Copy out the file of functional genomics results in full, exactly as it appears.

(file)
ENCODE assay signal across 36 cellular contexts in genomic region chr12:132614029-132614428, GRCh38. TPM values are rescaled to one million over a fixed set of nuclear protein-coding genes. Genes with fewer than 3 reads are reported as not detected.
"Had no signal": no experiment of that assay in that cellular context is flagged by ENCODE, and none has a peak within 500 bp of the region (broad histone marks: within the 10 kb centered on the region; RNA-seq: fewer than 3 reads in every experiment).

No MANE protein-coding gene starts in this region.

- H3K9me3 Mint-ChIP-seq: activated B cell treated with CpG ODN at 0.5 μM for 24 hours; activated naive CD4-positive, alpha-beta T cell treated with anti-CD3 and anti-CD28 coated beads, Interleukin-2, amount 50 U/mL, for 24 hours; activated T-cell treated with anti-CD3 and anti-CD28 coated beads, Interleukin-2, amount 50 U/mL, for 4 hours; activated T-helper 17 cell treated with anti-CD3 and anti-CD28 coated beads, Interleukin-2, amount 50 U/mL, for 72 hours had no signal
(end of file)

ENCODE assay signal across 36 cellular contexts in genomic region chr12:132614029-132614428, GRCh38. TPM values are rescaled to one million over a fixed set of nuclear protein-coding genes. Genes with fewer than 3 reads are reported as not detected.
"Had no signal": no experiment of that assay in that cellular context is flagged by ENCODE, and none has a peak within 500 bp of the region (broad histone marks: within the 10 kb centered on the region; RNA-seq: fewer than 3 reads in every experiment).

No MANE protein-coding gene starts in this region.

- H3K9me3 Mint-ChIP-seq: activated B cell treated with CpG ODN at 0.5 μM for 24 hours; activated naive CD4-positive, alpha-beta T cell treated with anti-CD3 and anti-CD28 coated beads, Interleukin-2, amount 50 U/mL, for 24 hours; activated T-cell treated with anti-CD3 and anti-CD28 coated beads, Interleukin-2, amount 50 U/mL, for 4 hours; activated T-helper 17 cell treated with anti-CD3 and anti-CD28 coated beads, Interleukin-2, amount 50 U/mL, for 72 hours had no signal